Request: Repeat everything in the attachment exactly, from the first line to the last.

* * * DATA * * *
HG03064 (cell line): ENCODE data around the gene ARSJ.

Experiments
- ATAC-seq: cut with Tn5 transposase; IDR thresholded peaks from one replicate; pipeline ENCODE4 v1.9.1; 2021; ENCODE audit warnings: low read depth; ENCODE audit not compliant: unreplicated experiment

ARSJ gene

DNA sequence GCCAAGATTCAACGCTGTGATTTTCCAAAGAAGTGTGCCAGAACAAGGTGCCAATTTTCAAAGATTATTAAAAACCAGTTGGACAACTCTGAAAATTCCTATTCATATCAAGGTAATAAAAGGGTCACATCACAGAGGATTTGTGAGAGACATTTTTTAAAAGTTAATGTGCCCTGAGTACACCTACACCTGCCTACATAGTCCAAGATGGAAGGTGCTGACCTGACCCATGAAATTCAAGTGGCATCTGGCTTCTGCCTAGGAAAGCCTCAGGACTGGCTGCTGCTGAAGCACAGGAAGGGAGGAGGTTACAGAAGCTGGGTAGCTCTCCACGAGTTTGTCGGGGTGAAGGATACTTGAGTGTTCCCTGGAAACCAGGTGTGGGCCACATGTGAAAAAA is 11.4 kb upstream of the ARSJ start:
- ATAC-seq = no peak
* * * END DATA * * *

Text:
HG03064 (cell line): ENCODE data around the gene ARSJ.

Experiments
- ATAC-seq: cut with Tn5 transposase; IDR thresholded peaks from one replicate; pipeline ENCODE4 v1.9.1; 2021; ENCODE audit warnings: low read depth; ENCODE audit not compliant: unreplicated experiment

ARSJ gene

DNA sequence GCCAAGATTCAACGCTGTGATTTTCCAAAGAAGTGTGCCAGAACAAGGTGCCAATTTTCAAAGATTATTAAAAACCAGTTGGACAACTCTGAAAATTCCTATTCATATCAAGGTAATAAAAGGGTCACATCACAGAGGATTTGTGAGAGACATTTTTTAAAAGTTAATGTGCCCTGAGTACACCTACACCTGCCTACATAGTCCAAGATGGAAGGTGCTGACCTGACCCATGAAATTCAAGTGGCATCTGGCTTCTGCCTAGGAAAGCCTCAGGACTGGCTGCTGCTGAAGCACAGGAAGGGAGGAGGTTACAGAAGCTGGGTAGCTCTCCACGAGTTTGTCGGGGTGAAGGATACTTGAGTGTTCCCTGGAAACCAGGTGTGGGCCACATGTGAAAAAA is 11.4 kb upstream of the ARSJ start:
- ATAC-seq = no peak